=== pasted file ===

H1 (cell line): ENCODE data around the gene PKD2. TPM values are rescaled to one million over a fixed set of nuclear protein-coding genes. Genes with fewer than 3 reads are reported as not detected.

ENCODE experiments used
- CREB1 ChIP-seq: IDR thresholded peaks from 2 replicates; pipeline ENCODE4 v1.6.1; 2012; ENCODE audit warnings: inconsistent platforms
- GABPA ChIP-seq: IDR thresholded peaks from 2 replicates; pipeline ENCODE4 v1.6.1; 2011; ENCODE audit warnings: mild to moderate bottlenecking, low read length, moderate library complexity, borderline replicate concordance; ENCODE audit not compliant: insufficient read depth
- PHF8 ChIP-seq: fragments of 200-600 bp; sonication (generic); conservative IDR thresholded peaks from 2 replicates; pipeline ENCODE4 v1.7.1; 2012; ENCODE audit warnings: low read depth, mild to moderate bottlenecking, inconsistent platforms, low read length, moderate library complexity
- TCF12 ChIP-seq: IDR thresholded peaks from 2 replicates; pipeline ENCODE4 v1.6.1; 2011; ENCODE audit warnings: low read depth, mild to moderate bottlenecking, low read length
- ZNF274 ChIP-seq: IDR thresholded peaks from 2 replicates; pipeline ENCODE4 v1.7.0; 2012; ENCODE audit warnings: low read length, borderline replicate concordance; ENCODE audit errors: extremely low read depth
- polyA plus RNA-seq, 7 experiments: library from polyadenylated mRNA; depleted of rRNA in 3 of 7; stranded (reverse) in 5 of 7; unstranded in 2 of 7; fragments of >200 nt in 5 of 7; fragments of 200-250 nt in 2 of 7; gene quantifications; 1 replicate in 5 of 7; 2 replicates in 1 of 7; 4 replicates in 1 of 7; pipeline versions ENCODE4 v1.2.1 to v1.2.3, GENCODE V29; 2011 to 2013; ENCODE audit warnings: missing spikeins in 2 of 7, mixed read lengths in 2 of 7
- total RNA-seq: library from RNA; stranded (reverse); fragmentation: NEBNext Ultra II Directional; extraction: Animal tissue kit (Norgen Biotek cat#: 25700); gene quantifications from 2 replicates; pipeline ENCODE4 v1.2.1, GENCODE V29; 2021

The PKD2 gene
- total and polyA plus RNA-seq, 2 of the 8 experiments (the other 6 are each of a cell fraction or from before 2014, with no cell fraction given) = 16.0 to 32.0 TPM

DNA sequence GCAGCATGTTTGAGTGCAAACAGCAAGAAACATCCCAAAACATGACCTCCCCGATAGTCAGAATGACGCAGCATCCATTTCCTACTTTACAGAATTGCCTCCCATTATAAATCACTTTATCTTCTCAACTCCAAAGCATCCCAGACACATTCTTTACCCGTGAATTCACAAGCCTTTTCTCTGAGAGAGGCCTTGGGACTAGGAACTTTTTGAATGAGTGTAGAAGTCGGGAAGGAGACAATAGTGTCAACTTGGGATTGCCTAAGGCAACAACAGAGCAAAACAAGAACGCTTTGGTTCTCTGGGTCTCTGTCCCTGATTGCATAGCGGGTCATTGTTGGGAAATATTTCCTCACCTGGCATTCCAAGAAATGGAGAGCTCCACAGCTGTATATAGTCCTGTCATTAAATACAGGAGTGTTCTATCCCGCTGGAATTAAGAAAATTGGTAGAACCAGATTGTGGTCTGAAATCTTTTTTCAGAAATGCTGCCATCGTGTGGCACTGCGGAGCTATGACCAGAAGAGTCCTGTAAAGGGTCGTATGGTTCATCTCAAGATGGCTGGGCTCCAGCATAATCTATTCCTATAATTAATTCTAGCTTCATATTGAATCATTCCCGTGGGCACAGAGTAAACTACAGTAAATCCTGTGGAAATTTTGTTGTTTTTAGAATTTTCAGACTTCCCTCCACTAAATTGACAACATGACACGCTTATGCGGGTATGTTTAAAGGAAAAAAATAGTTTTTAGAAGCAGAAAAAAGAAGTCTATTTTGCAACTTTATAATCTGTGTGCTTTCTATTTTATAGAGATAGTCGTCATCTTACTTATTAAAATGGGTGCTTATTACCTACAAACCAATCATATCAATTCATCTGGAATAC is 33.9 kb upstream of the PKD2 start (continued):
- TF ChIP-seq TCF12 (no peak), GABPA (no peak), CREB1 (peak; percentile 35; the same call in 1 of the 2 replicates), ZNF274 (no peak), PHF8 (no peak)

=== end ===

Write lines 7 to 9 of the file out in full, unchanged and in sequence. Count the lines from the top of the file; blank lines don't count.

- ZNF274 ChIP-seq: IDR thresholded peaks from 2 replicates; pipeline ENCODE4 v1.7.0; 2012; ENCODE audit warnings: low read length, borderline replicate concordance; ENCODE audit errors: extremely low read depth
- polyA plus RNA-seq, 7 experiments: library from polyadenylated mRNA; depleted of rRNA in 3 of 7; stranded (reverse) in 5 of 7; unstranded in 2 of 7; fragments of >200 nt in 5 of 7; fragments of 200-250 nt in 2 of 7; gene quantifications; 1 replicate in 5 of 7; 2 replicates in 1 of 7; 4 replicates in 1 of 7; pipeline versions ENCODE4 v1.2.1 to v1.2.3, GENCODE V29; 2011 to 2013; ENCODE audit warnings: missing spikeins in 2 of 7, mixed read lengths in 2 of 7
- total RNA-seq: library from RNA; stranded (reverse); fragmentation: NEBNext Ultra II Directional; extraction: Animal tissue kit (Norgen Biotek cat#: 25700); gene quantifications from 2 replicates; pipeline ENCODE4 v1.2.1, GENCODE V29; 2021